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Journey back in time to fin de siècle Paris, those heady days when dancehall divas captured everyone’s imagination. Glitz and glamour dripped from every corner of these clubs and their clientele, but backstage, the reality was entirely different. When the greasepaint came off, there was nothing but emptiness and the oppressive, ever present patrons who stifled your very essence, micromanaging your every move—choosing what you wore, whom you associated with, and even if you should associate with anyone at all. This is the world of Ilyse Charpentier, and after five years, she has grown tired of living a lie. She has fame, glory on the stage, but something she has always yearned for is missing: love.

And then one night, she meets her soul mate, Ian McCarthy, and experiences the giddiness of first love—the carefree euphoria, the “there is nothing in the world but you and I” freedom. This is different, this is real, and Ilyse is prepared to fight to claim what she has been denied for so long. But in her bliss, she has forgotten one thing. Casting aside a patron like Count Sergei Rakmanovich is not as easy as she first assumes. After all, this is the man with a boundless desire to control the lives of others, the man who went so far as to bestow a new identity on Ilyse to make her more appealing to the Parisian populace. At this point, the idea that City of Lights is simply a romance ceases, for giving up a life of privilege as the count’s captive muse has now become far more serious and consequential than Ilyse could have ever imagined, especially when the one thing she holds more precious than her own life becomes a pawn in the Count’s sadistic game: her estranged brother and only living relative, Maurice.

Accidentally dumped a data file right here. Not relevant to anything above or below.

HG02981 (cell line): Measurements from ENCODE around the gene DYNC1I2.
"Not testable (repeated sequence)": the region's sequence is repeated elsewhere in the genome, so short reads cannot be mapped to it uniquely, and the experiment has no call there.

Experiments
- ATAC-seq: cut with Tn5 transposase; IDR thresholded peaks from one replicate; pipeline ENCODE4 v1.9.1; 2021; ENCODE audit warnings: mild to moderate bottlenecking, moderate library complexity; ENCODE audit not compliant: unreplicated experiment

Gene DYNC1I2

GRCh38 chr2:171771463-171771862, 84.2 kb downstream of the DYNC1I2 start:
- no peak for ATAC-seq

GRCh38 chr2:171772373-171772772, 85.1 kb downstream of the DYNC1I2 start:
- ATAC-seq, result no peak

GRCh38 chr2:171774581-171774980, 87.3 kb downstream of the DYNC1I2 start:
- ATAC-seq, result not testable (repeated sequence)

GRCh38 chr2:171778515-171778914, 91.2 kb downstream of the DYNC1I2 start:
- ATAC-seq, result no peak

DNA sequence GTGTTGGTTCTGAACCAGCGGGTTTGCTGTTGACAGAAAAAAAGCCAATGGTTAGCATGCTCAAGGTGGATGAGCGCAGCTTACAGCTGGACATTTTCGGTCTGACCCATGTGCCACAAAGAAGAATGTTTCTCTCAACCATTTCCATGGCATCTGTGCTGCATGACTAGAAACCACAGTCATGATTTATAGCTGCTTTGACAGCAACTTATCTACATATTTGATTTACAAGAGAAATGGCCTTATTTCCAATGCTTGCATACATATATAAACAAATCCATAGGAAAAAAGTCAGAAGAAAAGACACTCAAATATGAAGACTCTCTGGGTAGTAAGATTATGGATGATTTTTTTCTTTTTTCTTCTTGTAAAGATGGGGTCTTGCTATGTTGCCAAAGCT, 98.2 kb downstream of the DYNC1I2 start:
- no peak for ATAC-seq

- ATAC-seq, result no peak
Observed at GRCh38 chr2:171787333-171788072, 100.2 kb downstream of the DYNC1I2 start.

But although the struggles in this story are titanic and seemingly insurmountable, there must be laughter, which is provided by many characters, but most noticeably by Ian, for how can there not be mirth in a novel where an Englishman comes to Paris and falls in love with a French girl? Not only do we have the intrigue provided by the intertwined destinies of Ilyse, Maurice, Ian, and the Count, but we also have the clash of cultures as Ian tries to adjust to expatriate life in France. The battle is launched almost immediately during a very heated argument with a nationalistic French waiter over the merits of Guinness versus the vaunted wine of France—Ian’s foreign ignorance being, to the waiter, tantamount to a guillotining offence. This thread continues throughout the novel and serves to lighten the mood by offering moments of laughter and glimmers of hope to Ilyse for the future she and Ian might share, if only she is willing to grasp for it.

From the glittering palace of music and enchantment where Ilyse reigns supreme, to a fogbound train station in Munich, Germany, where only death awaits, you are taken on a whirlwind ride through the life of this young girl whose only wish was to believe that the City of Lights would hold some magic and romance for her, too. Yet although this is Ilyse’s story, everyone in her orbit is vitally important to bringing this saga to a close: ever faithful Manon, her best friend and confidante, whose bubbly exterior masks deep scars from her own ordeal at the hands of the count years before; Count Sergei Rakmanovich, the “cause of it all,” who will stop at nothing, not even murder, to have Ilyse for himself—as if controlling her every move for the past five years weren’t enough; Vasily Markolovick, Sergei’s lackey, who has always carried out his precious master’s wishes, until now; Maurice, too selfish to see his sister’s anguish, too stubborn to understand that he has abandoned her when she needs him most; Ian McCarthy, passionately in love with Ilyse and wildly different from anyone in her stifling world, a man for whom she would willingly flee the gilded cage.

And lastly, there is Ilyse, who is faced with an earth-shattering decision. Her choice will decide who lives and who dies. After being enslaved for so long, can she really give up her one chance at happiness to save the brother who loathes her?

Would you?